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Thursday, 23 October 2014 00:00

MSO Consolidations in CA Heat Up Industry

Last month we reported on the final closing of the purchase of Holmes Body Shop’s seven locations by Cooks Collision Centers. The Holmes acquisition was initiated in May 2012 and concluded with the seventh Holmes location closing in September of this year, after our last issue went to press. With 35 locations in CA, Cooks is the largest independently owned and operated collision repair organization in the state.

But Holmes is not even the latest medium size MSO to be acquired by larger consolidators in California. In September, Service King Collision Repair Centers acquired Marco’s Collision Centers, a medium-sized MSO also having seven locations in Southern California. Shortly thereafter Service King reached an agreement to acquire Car West Auto Body, an MSO with seven shops in Northern California.

Is there some kind of ‘rule of sevens’ at play here? More seriously, we wanted to know what forces were driving the acquisition of small to mid-size MSOs and why they seem more attractive than individual shops for acquisition.

Nearly 20 years ago David Roberts, the co-founder and former Chairman of the Board for Caliber Collision Centers, wrote an article predicting the future of consolidations in the collision repair industry. It was entitled  Shop Consolidation: Is it Inevitable? Undoubtedly, Roberts said, “the answer is ‘yes.’ ”

Fast forward to the present time Roberts told Autobody News, “In the last 24 months nearly $3 billion of sales volume in the collision repair industry has changed ownership, which is 10 percent of the entire industry.”

Roberts is currently the Managing Director and Automotive Services Group team leader for FOCUS Investment Banking. He said there are several reasons for this sudden acceleration, including the availability of acquisition capital and the number of MSOs looking to sell. “There are more than 44 MSOs with $20 million or more in revenues with another 110 between $10 and $20 million.”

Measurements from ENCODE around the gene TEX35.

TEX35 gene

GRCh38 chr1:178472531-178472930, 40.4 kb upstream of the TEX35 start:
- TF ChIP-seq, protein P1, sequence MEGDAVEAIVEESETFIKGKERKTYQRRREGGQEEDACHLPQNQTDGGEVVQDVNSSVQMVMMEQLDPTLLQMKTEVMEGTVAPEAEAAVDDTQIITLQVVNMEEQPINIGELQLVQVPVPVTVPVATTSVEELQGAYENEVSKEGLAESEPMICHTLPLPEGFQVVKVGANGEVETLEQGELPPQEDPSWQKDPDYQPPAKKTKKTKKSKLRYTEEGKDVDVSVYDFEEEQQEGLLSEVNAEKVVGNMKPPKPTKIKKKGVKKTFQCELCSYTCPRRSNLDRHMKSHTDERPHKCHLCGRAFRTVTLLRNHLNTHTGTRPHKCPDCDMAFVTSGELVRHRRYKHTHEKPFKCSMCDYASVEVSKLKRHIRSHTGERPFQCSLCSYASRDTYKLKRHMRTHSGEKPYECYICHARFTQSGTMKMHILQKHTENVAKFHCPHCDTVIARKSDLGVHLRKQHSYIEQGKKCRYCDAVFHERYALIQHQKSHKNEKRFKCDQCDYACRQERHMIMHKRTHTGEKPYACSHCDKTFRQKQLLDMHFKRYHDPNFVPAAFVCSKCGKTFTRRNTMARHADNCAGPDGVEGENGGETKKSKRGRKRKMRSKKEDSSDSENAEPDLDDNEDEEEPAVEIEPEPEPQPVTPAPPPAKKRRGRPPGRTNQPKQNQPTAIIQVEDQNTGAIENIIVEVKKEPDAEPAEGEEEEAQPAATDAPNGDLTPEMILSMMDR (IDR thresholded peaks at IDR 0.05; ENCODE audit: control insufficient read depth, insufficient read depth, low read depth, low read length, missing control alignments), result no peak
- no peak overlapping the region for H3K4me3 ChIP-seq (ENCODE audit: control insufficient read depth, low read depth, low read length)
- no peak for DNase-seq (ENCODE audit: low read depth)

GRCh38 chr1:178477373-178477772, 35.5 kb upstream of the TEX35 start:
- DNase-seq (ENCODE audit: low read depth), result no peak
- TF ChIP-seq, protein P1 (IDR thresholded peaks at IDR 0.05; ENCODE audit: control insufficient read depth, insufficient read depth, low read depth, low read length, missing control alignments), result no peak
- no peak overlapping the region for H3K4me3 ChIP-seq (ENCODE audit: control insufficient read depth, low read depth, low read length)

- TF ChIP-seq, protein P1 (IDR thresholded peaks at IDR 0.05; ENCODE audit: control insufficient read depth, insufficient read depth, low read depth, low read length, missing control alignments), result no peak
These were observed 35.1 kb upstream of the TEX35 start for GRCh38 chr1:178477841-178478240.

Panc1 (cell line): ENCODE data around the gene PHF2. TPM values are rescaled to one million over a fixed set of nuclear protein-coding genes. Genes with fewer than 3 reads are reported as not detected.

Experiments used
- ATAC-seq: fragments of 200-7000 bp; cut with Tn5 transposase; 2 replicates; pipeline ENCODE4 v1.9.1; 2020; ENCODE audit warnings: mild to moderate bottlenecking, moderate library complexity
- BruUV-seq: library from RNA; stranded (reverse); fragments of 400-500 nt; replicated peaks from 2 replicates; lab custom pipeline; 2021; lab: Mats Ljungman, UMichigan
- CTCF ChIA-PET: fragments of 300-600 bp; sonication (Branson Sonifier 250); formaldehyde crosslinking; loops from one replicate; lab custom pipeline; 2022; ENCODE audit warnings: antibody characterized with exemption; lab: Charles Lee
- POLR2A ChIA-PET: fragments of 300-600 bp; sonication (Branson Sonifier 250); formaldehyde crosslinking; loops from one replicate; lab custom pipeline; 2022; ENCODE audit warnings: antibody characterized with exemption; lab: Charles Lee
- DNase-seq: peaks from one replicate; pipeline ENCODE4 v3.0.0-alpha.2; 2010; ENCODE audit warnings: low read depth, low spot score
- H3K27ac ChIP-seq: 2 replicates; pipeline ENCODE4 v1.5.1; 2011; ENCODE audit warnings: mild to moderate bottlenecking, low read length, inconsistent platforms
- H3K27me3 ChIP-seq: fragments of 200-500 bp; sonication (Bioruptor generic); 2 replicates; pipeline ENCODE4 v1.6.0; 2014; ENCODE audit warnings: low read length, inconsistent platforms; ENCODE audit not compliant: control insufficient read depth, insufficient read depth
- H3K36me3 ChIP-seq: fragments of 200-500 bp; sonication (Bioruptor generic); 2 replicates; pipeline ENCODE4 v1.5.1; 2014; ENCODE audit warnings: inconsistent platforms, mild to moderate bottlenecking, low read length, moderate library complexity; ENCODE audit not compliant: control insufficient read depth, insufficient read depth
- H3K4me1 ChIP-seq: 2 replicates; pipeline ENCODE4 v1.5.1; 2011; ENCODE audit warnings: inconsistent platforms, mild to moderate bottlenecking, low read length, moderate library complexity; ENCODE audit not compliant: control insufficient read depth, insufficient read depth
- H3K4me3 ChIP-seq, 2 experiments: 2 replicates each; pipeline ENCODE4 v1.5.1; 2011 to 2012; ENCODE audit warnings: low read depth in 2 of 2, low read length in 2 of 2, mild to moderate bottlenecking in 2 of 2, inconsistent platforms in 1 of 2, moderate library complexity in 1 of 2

“Consolidators are looking to get bigger and achieve more scale, which has rewards for the acquirers as well as for insurers and consumers,” said Roberts, whose company has offices in Atlanta, Los Angeles, and Washington D.C.

“Large insurers have increasingly rewarded the best performing consolidators and large MSOs with more volume. Cars are repaired faster, with less hassle, and more predictable costs and quality.”

We asked Lillian Maimone, former CEO and co-founder of Marco’s Collision Centers, for her perspective on the industry. She was excited about her upcoming retirement, saying, “Marco and I have nothing to do and all day to do it, and we like it that way. It’s a wonderful sense of freedom and piece of mind.”

“Seeing the trends in the new cars and the new equipment that was necessary to repair these cars, I saw ourselves having a very difficult time competing against the consolidators. We knew it would cost my company hundreds of thousands of dollars in new equipment and training.”

While running Marco’s, which was established in 1972, Maimone said her primary function was ensuring the company was ready and geared for the future. “My focus was on dealing with possible threats and opportunities,” she said.

In order to stay informed about trends in the industry, Maimone regularly attended conferences, talked to industry leaders and listened closely  to what others were saying in forums such as the Mitchell webinars, for example.